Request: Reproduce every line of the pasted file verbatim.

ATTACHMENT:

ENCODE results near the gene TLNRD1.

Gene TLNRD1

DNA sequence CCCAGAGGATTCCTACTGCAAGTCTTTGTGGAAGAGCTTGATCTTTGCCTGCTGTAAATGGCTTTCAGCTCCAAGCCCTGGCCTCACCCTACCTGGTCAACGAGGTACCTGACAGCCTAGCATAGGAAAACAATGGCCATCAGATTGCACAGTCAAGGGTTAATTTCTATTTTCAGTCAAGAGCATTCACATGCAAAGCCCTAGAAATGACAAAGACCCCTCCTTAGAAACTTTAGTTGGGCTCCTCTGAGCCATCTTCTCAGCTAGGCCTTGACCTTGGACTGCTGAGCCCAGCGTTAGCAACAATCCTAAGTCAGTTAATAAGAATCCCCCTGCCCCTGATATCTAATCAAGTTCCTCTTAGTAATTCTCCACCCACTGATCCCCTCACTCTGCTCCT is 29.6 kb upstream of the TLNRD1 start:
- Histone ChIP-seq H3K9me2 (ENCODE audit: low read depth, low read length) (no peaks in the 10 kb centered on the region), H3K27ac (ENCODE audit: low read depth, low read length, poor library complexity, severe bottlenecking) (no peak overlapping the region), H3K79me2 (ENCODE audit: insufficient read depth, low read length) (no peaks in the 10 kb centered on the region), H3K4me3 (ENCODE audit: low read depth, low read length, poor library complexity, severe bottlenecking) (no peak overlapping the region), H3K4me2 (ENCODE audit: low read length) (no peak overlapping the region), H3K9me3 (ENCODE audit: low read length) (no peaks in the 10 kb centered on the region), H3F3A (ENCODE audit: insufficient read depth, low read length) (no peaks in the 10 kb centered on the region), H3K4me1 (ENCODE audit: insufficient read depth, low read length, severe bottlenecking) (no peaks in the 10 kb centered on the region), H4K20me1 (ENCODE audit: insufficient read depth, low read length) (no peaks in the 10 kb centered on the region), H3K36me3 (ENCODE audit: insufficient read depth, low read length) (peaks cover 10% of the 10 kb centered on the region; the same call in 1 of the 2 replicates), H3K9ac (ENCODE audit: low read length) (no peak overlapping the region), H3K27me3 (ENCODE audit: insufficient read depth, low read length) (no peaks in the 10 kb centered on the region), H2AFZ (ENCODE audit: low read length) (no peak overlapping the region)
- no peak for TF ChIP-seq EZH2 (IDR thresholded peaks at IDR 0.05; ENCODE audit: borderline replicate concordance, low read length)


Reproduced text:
ENCODE results near the gene TLNRD1.

Gene TLNRD1

DNA sequence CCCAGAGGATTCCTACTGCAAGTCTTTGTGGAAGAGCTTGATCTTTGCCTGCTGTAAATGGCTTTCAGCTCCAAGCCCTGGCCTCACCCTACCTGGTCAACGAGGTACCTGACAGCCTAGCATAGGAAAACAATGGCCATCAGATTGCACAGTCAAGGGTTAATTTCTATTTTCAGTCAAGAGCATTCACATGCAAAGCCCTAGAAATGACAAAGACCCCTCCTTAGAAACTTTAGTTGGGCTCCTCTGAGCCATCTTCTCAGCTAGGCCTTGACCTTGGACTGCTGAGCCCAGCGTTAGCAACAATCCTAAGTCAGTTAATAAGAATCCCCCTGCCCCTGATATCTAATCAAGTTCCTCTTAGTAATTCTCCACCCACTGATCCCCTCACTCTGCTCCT is 29.6 kb upstream of the TLNRD1 start:
- Histone ChIP-seq H3K9me2 (ENCODE audit: low read depth, low read length) (no peaks in the 10 kb centered on the region), H3K27ac (ENCODE audit: low read depth, low read length, poor library complexity, severe bottlenecking) (no peak overlapping the region), H3K79me2 (ENCODE audit: insufficient read depth, low read length) (no peaks in the 10 kb centered on the region), H3K4me3 (ENCODE audit: low read depth, low read length, poor library complexity, severe bottlenecking) (no peak overlapping the region), H3K4me2 (ENCODE audit: low read length) (no peak overlapping the region), H3K9me3 (ENCODE audit: low read length) (no peaks in the 10 kb centered on the region), H3F3A (ENCODE audit: insufficient read depth, low read length) (no peaks in the 10 kb centered on the region), H3K4me1 (ENCODE audit: insufficient read depth, low read length, severe bottlenecking) (no peaks in the 10 kb centered on the region), H4K20me1 (ENCODE audit: insufficient read depth, low read length) (no peaks in the 10 kb centered on the region), H3K36me3 (ENCODE audit: insufficient read depth, low read length) (peaks cover 10% of the 10 kb centered on the region; the same call in 1 of the 2 replicates), H3K9ac (ENCODE audit: low read length) (no peak overlapping the region), H3K27me3 (ENCODE audit: insufficient read depth, low read length) (no peaks in the 10 kb centered on the region), H2AFZ (ENCODE audit: low read length) (no peak overlapping the region)
- no peak for TF ChIP-seq EZH2 (IDR thresholded peaks at IDR 0.05; ENCODE audit: borderline replicate concordance, low read length)